So, that's my Air Canada story. For the record the IJB arrived at her destination happy and pretty impressed with her mother (and that's pretty rare these days, what with the teenage thing going on, so I was feeling pretty pleased, too). In the end I felt pretty good about Air Canada, and the IJB will fly with them again some day. Not for a bit, though. My blood pressure just can't handle many more of those momma bear moments, and I suspect I should be saving them for important things - like future boyfriends. I think I'll get a sign made for the front door - "beware of (momma) bear". It only seems fair to give some sort of warning, really.

Thursday, March 14, 2013

Community and Coffee - Starbucks Opens!

There are few things I find more exciting than a grand opening. The opening of a new business of any sort thrills me, but especially if it touches on one of the things I am crazy about. For the record I am nuts about clothing, shoes, and coffee, and when I heard about the "sneak peek" opening for the new Starbucks on Franklin Avenue I knew I had to go - because coffee is what runs through my veins.


I've watched the building go up with anticipation. I happen to be a "Starbucks girl", loving everything about them from their coffees to that wicked cheesecake brownie they've been serving to the green aprons to their business philosophy. Last night the new, and Fort McMurray's only, stand-alone Starbucks opened its doors for two hours. For those two hours you could enjoy live music, check out the new atmosphere, and get a free drink and food - all for a donation to the Family Crisis Society. That sort of community social profit and corporate partnership is what makes my heart sing. That sort of collaboration makes me smile, and so did the sign that greeted the Intrepid Junior Blogger and I when we arrived.



It looks pretty much like most other Starbucks, but I love the walls and unfinished ceiling. I love the free wifi. I love the tables and soft chairs. I've been looking for a new coffee spot to call my own recently, and I think last night I found it. I wanted a place where I can sit and think and read and research and write, hold interviews and meet with friends. I think this is the place.



It was packed last night, full to the doors, and rightfully so as it benefitted both a wonderful local social profit organization and gave community members a chance to huddle indoors, away from a cold and blustery day that seemed so cruel given our recent spring-like weather. The weather outside was nasty, wind blowing and snow falling, but inside Starbucks it was warm and cozy. The staff was all smiles, wearing their green aprons, slinging drinks and food, and keeping their calm despite the chaos around them. And I like that, because that is exactly how I work, too (like a duck on water, calm on the surface and paddling like hell down below).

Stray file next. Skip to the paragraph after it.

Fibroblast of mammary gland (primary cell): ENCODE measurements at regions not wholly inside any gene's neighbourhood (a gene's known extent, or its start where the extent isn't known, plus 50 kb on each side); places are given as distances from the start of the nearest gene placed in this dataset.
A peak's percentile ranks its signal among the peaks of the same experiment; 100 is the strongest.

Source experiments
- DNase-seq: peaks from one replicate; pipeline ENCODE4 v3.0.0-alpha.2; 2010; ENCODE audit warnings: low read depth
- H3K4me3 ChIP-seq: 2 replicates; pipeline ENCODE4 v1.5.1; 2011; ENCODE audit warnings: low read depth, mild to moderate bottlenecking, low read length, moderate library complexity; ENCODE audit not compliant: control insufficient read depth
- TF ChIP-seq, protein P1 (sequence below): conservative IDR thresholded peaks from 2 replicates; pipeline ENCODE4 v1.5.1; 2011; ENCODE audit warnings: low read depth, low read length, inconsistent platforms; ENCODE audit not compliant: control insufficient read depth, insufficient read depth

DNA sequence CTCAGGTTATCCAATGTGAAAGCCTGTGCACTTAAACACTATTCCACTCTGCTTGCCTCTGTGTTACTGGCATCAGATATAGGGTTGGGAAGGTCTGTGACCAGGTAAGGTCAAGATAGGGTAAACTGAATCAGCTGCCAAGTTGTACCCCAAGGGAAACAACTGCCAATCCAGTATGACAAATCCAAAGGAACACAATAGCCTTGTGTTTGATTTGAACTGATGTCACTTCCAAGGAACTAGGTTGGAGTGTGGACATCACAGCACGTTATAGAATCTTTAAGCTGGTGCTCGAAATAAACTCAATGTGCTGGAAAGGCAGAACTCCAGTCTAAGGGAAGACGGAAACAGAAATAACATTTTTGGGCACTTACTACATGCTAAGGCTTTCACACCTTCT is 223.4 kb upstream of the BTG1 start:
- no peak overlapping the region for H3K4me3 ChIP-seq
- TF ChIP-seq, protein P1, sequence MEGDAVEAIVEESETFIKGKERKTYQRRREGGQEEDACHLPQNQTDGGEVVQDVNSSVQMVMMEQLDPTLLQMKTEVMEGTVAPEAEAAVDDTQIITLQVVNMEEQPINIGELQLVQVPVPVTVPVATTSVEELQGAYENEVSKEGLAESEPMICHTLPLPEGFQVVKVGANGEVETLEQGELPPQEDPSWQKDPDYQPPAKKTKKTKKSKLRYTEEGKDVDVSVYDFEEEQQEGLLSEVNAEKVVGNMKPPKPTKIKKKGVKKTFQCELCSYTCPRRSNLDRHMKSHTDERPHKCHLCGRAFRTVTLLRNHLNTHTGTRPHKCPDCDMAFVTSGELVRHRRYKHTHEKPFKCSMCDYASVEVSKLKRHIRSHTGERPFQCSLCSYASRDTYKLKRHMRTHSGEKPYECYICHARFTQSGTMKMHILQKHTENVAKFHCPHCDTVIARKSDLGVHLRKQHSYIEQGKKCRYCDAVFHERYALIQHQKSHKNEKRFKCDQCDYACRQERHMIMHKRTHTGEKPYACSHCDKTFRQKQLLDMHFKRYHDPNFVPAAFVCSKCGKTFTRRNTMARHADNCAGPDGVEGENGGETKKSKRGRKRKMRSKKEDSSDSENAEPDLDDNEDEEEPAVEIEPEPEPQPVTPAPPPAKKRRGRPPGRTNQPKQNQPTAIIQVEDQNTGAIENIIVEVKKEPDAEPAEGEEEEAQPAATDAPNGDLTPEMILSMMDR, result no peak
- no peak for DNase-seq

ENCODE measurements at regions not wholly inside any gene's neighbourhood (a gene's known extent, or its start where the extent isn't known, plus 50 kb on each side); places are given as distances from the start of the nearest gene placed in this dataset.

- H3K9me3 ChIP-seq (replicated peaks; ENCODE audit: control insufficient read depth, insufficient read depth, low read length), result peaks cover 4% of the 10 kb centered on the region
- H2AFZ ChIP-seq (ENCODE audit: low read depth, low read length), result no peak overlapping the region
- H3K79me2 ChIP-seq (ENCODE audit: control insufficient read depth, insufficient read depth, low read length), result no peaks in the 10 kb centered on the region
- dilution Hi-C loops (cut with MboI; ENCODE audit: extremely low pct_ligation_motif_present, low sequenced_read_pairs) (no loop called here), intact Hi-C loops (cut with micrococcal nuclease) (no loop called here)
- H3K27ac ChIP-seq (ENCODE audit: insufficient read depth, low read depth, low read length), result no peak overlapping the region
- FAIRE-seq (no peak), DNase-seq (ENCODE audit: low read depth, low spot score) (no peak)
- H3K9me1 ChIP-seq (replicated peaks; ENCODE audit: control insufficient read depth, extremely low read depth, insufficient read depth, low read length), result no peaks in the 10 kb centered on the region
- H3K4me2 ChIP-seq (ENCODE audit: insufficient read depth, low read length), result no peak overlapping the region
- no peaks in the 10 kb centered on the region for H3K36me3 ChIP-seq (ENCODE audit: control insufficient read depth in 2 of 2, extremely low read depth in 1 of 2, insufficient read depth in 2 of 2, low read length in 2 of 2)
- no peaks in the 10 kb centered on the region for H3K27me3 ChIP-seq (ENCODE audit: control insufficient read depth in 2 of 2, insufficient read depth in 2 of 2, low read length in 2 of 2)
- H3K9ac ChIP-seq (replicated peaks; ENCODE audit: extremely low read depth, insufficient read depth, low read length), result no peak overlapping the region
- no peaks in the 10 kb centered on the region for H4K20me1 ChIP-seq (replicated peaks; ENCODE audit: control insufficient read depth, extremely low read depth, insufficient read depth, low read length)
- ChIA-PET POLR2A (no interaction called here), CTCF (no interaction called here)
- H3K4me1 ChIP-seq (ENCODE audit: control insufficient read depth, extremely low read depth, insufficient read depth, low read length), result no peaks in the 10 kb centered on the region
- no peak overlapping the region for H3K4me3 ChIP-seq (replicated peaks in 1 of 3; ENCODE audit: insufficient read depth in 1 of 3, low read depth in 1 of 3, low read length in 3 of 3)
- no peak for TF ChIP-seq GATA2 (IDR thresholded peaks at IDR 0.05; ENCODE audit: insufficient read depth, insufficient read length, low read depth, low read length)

I have already set up my first "business" meeting there, for this week in fact, and plan to take a friend there this weekend for coffee as well. I hope in the future to approach the new owners and managers about organizing a little "ymmtweetup", just a gathering of folks from Twitter (or anyone who wants to come, really) to meet and chat and drink coffee and enjoy each other's company. I write this early in the morning and my first stop on my way to work will in fact be the new Starbucks, and I expect by next week they will know me by name and drink order. This is what I have been waiting for, you see. This is just another sign of the future that is coming to Fort McMurray, a future that includes things I have so missed like a stand-alone Starbucks (and while I love the folks who work at the Safeway Starbucks the atmosphere is a bit lacking). This is a sign of more good things to come, about exciting new places to drink and eat and shop. And speaking of shopping now that we have a  stand-alone Starbucks I find myself hoping for a Nine West shoe store. Hey, a girl can dream, can't she?

Welcome to Fort McMurray,
Starbucks!


Wednesday, March 13, 2013

Love, Loss, and Letting Go - A Personal Story


It is with some trepidation I share a very personal blog post I wrote two years ago on March 10th, the second anniversary of my mother's death. Four years ago today it was the evening before her funeral, and the beginning of a long personal journey for me, one that led me to write this blog, and eventually to a very new life. I share it today with you because over the past two years I have come to see the readers of this blog - and those who share my community - as my family, and so I reprise it here with the hope that it will help you know a bit more about the person behind these words.


Love, Loss, and Letting Go

Two years ago today my mother died. Those last three words seem a bit surreal even now, and it was quite certainly surreal then. When I thought about this blog post I knew I wanted to write it but found ways to avoid it all morning. I knew what I wanted to say but wasn't sure I would find the words, so all I can do is try. I hope I do this story justice.